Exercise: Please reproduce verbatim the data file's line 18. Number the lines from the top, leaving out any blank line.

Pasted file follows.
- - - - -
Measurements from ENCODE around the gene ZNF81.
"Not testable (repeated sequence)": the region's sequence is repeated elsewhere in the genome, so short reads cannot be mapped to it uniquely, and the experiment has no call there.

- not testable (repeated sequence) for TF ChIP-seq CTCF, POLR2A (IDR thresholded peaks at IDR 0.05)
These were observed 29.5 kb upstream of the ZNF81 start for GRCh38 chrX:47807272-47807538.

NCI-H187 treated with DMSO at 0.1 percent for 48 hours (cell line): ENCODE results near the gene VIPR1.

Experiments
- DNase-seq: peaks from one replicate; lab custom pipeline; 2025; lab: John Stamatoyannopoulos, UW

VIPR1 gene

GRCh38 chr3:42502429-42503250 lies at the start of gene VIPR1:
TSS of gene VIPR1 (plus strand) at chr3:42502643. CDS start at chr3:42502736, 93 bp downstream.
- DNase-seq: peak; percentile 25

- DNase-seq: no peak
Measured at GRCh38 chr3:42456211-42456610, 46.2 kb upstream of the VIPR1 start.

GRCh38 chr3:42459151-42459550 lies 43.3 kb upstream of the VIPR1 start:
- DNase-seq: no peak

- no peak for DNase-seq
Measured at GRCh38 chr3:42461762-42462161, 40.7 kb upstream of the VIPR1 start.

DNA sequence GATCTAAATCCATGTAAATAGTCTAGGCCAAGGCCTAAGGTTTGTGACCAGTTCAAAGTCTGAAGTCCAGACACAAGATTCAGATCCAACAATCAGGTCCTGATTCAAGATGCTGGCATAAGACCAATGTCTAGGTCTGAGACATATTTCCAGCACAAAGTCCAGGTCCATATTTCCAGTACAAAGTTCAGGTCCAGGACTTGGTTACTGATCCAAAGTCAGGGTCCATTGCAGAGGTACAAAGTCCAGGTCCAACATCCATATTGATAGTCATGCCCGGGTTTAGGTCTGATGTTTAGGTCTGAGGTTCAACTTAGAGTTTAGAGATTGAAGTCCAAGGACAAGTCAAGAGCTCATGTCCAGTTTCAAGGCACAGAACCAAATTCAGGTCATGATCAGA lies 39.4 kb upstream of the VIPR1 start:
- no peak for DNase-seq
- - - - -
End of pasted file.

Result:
DNA sequence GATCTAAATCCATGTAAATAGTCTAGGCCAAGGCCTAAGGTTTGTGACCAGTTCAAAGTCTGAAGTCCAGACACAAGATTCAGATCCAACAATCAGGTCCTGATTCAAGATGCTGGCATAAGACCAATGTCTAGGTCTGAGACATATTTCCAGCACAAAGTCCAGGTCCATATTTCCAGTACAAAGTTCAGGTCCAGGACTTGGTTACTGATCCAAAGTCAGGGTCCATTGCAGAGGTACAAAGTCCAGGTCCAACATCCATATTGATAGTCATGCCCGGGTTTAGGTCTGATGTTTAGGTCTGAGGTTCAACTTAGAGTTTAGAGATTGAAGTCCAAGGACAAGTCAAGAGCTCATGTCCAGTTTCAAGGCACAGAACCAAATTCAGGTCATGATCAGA lies 39.4 kb upstream of the VIPR1 start: